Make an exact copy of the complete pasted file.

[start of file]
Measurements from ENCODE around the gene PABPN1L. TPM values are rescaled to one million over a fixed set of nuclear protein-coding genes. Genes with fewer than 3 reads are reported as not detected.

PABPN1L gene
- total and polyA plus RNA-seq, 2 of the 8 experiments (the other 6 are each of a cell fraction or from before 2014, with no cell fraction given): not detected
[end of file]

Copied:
Measurements from ENCODE around the gene PABPN1L. TPM values are rescaled to one million over a fixed set of nuclear protein-coding genes. Genes with fewer than 3 reads are reported as not detected.

PABPN1L gene
- total and polyA plus RNA-seq, 2 of the 8 experiments (the other 6 are each of a cell fraction or from before 2014, with no cell fraction given): not detected